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Today as two of my sons raked the yellow and gold leaves into piles I sat with my uncle on his patio. The little two ran around his cars and down the driveway, chasing each other and squealing as they played. I could tell he was melancholy as he talked about my aunt and how he’d trade the fortune they acquired in order to have spent more time just enjoying her company. When the segue came I boldly seized the opportunity.

“Uncle M@^%, you’ve said that Grandpa wasn’t a good man. Daddy told stories about him, too. Since he was such an awful example of a man, where did you learn to be a good man? Where did you learn how to keep a marriage together for 62 years?”

Without hesitation he responded, “I did learn to be a man from my dad. I learned what a man is from my dad.” For just one-tenth of a second I was confused. And, then, in a millisecond I flashed to when my oldest son responded to the same question with exactly the same words. I asked, “Ohhhh, so, you learned how not to be from your dad?” He said, “That’s right. I figured whatever he did I was going to do the exact opposite. I didn’t want to be anything like him.”

He spent the next two hours sharing his life story with me.  He shared that he remembers his dad coming home at night, falling down drunk, and beating my grandma.  Her two little boys weren’t going to have anybody beating up on their Mama though.  So, he, being about six, would run and slam into his dad, knocking his “snockered” father into the stairwell.  While Grandpa tried to regain his footing my other uncle, about 8, would hit him over the head with a stick of firewood, knocking his own father unconscious.  The boys would then run like crazy for the store to use the only phone around to call for the police.  Grandpa would be hauled off to jail, and it was after his release that he would take off for two or three months at a time, completely neglecting his family’s needs.

My grandma worked in a laundry, earning $2 a day, but that wasn’t enough to feed and clothe herself and five children.  When my uncle was old enough he took a paper route, making $11 a month, which he gave to his mother to buy food.  Still, there wasn’t enough to go around no matter how hard the woman and her children tried.  My two uncles came up with a plan for one to eat produce in the grocery store as quickly as he could, knowing he’d be caught.  Then, while the storekeep was busy dealing with the first little thief, the second boy would go eat.  My uncle hated stealing.  He hated taking what belonged to someone else just to appease his empty stomach.

They had virtually no clothing; everything was completely worn out, didn’t fit well, and certainly wasn’t enough to protect them from the elements.

He recalls sitting in school one day thinking that there had to be more to life than this.  There had to be a better life.  The hunger was just too much, and he determined the only way he could find that other life was to strike out on his own.  At 13 1/2 he hopped a rail and rode with the bums, warming himself by their fires.  Late one night the railroad dick caught them and threw them off near Red Bluff, California.  With no other trains to catch that night, my young uncle laid himself down near a creek and fell asleep.  When he awoke he found himself in an orchard with trees loaded with plums.  At first he thought he must have died in the night and gone to Heaven!  When he realized the fruit was real, he voraciously slammed the food into his mouth.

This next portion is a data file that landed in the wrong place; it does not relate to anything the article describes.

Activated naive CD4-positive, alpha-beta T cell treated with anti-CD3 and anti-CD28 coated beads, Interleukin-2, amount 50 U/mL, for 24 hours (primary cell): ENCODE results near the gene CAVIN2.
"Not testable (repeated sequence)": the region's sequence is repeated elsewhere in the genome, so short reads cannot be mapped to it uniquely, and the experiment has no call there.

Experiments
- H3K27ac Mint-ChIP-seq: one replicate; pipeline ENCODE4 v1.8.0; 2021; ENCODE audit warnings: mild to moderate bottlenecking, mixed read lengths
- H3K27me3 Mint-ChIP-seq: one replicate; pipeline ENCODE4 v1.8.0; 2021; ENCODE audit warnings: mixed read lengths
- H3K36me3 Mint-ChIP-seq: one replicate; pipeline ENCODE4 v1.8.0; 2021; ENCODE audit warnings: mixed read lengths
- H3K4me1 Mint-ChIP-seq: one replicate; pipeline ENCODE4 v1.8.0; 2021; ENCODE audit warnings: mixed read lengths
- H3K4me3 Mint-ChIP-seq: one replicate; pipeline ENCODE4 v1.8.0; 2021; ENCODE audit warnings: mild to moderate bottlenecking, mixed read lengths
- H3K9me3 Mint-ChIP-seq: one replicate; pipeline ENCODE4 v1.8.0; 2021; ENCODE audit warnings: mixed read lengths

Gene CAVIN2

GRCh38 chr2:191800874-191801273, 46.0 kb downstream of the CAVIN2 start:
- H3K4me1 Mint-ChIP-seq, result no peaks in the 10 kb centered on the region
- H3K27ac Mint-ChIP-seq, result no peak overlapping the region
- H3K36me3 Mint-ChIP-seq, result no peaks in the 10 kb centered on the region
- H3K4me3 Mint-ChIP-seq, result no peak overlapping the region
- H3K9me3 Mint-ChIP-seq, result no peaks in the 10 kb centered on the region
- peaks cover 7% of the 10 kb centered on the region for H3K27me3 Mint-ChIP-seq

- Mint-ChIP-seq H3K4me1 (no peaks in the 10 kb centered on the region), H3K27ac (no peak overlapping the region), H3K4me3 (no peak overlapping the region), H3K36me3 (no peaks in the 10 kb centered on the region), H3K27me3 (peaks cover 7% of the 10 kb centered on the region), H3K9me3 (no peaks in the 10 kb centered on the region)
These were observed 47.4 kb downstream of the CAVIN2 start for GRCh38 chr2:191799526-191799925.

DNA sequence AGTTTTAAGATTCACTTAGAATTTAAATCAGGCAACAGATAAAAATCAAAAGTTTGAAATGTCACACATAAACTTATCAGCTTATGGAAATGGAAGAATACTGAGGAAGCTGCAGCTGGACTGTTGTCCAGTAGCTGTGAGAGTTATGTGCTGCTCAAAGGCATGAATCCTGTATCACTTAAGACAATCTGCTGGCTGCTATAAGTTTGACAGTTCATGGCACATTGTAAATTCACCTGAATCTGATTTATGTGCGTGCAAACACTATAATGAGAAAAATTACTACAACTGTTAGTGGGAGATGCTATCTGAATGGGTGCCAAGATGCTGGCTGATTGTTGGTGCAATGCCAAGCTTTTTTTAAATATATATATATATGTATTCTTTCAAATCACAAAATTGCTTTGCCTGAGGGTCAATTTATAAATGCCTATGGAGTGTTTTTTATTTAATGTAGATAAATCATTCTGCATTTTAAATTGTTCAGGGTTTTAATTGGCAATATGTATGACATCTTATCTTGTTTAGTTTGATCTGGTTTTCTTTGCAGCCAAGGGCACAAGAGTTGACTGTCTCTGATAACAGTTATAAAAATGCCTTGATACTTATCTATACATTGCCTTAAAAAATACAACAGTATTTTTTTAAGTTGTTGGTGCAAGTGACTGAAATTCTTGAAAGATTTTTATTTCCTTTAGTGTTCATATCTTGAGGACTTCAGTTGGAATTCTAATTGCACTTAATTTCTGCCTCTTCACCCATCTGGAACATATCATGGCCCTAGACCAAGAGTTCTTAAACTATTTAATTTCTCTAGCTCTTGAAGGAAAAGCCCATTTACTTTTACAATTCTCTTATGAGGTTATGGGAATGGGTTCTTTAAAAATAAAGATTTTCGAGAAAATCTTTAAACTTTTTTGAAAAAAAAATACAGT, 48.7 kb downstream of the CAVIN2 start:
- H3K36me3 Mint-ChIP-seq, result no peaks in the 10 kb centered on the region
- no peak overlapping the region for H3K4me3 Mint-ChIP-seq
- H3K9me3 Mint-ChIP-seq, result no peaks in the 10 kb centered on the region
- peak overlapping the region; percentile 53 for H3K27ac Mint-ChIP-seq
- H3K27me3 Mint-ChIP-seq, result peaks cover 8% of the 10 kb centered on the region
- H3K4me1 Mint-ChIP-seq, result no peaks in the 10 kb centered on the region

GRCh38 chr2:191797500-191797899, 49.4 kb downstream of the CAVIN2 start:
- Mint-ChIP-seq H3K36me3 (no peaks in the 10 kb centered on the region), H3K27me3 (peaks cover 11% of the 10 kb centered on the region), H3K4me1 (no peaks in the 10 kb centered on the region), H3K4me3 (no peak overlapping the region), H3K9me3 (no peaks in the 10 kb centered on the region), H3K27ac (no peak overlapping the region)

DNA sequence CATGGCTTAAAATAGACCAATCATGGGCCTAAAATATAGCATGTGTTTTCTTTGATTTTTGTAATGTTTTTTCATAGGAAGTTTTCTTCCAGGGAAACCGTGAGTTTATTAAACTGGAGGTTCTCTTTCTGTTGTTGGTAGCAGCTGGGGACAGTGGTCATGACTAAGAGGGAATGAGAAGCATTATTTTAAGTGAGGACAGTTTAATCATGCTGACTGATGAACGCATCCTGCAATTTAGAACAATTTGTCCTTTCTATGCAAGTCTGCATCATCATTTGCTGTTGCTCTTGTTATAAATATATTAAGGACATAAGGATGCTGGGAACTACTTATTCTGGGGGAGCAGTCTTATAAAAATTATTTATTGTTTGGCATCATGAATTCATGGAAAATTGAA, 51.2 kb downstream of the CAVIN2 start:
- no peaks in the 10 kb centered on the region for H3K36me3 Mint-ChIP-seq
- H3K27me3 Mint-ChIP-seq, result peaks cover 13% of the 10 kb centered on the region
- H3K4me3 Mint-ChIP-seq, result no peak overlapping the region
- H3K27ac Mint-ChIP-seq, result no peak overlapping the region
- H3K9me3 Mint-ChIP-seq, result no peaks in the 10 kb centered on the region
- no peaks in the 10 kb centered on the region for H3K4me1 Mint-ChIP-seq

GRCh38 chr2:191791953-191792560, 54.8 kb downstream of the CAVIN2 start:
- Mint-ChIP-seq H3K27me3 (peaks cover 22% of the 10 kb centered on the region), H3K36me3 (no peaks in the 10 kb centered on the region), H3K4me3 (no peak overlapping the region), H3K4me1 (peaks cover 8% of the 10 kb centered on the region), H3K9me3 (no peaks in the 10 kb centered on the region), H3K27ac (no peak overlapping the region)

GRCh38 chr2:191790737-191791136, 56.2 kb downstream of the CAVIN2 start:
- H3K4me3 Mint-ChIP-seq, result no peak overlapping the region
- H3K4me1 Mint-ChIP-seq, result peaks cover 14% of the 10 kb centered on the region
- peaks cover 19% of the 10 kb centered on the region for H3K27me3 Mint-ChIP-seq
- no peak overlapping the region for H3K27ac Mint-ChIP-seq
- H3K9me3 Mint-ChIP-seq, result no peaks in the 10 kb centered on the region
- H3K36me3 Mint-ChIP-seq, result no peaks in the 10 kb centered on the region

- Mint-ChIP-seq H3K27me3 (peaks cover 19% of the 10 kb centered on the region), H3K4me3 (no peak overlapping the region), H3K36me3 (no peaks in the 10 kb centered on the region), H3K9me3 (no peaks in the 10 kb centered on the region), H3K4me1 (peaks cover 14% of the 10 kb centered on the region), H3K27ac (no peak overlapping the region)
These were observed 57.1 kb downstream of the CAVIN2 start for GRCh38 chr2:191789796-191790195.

He worked at that orchard until the season was over, leaving with $900 in his pocket.  He then hitchhiked north where the migrants had told him there was work in the woods.  He eventually went back home, but his perspective was changed.  He explained to me that poverty is not just about being poor.  It’s a worldview.  It’s about how you perceive yourself in relation to the rest of the world.  He wasn’t impoverished anymore.

He then described for me the upward spiral from the deep poverty of his childhood to being a wealthy landowner.  He stated that he and my aunt both worked hard but by that time “the rising tide was raising all the ships.”  However, if he had a secret as to why his ship raised higher, he credits it to giving.  He saw his dad as innately selfish, that selfishness being the root of everything evil he did.  So, he determined that he would always give to those around him.  That’s what motivated him to make constant trips to Mexico, bringing clothes to poor villages and establishing relationships with those he helped.  He never wanted to be selfish like his dad.

Before my oldest son left for college he told me that he had learned to be a man from his dad.  I was horrified.  After his dramatic pause he explained, “He has shown me the kind of man I don’t want to be.”  This is my son who spent a year after college helping me adjust to life as a single mom.  He cooked; he chopped wood; he put up safety lights and a gate; he babysat; he home-schooled his siblings; he took his siblings to dental visits, to the movies, and on special outings; he listened to my sob stories.  He is the antithesis of his father.

I find it ironic that sometimes the best example we can have is the worst example we can have.

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